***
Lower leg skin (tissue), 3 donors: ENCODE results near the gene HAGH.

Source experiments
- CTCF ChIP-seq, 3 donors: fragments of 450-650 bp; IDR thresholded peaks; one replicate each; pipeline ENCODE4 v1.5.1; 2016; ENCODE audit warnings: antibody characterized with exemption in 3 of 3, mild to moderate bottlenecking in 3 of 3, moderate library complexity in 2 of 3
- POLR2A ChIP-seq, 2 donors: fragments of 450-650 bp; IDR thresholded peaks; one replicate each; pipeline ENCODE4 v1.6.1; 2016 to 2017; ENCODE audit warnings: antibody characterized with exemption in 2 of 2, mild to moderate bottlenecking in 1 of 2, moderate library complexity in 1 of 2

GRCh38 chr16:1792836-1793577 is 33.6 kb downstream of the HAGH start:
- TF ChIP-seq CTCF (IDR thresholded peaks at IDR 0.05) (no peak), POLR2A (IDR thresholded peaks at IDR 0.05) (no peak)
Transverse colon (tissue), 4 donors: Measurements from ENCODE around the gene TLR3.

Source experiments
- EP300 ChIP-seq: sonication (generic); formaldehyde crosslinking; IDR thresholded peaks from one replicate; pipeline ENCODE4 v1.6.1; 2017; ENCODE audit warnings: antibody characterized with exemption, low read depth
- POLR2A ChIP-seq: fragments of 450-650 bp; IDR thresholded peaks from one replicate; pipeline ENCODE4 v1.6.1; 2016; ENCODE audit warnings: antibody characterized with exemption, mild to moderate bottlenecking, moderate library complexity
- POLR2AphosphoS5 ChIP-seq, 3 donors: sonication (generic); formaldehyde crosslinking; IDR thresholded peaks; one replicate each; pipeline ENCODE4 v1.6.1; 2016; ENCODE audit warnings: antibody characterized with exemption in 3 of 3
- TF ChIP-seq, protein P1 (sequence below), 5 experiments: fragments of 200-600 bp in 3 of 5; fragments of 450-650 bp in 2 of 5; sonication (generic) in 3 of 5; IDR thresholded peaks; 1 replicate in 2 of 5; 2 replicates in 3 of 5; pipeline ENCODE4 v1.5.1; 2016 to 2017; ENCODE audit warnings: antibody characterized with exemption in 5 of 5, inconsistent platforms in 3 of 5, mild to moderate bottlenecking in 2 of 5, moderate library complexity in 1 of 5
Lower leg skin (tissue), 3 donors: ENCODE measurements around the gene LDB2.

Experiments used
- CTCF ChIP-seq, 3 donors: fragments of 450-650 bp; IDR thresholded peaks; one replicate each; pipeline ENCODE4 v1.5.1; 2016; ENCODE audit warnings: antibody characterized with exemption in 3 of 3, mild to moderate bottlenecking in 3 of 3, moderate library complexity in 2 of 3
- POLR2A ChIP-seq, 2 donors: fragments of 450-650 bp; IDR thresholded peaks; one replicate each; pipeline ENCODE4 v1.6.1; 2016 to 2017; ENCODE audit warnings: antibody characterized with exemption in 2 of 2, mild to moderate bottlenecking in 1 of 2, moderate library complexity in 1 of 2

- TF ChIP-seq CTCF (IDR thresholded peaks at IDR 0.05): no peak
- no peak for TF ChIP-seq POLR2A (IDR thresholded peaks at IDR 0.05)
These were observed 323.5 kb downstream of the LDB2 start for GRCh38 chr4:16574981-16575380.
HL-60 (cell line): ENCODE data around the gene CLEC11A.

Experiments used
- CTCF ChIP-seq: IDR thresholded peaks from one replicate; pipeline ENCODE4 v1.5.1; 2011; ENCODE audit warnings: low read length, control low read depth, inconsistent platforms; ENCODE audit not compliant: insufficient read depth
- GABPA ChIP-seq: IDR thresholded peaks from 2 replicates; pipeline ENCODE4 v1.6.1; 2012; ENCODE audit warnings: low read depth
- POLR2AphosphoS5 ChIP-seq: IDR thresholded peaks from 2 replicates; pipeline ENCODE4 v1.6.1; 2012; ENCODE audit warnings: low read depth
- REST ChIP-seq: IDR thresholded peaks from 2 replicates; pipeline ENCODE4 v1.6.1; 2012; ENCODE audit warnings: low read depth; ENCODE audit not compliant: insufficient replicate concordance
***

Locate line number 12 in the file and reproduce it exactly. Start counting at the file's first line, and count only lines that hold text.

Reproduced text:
- TF ChIP-seq, protein P1 (sequence below), 5 experiments: fragments of 200-600 bp in 3 of 5; fragments of 450-650 bp in 2 of 5; sonication (generic) in 3 of 5; IDR thresholded peaks; 1 replicate in 2 of 5; 2 replicates in 3 of 5; pipeline ENCODE4 v1.5.1; 2016 to 2017; ENCODE audit warnings: antibody characterized with exemption in 5 of 5, inconsistent platforms in 3 of 5, mild to moderate bottlenecking in 2 of 5, moderate library complexity in 1 of 5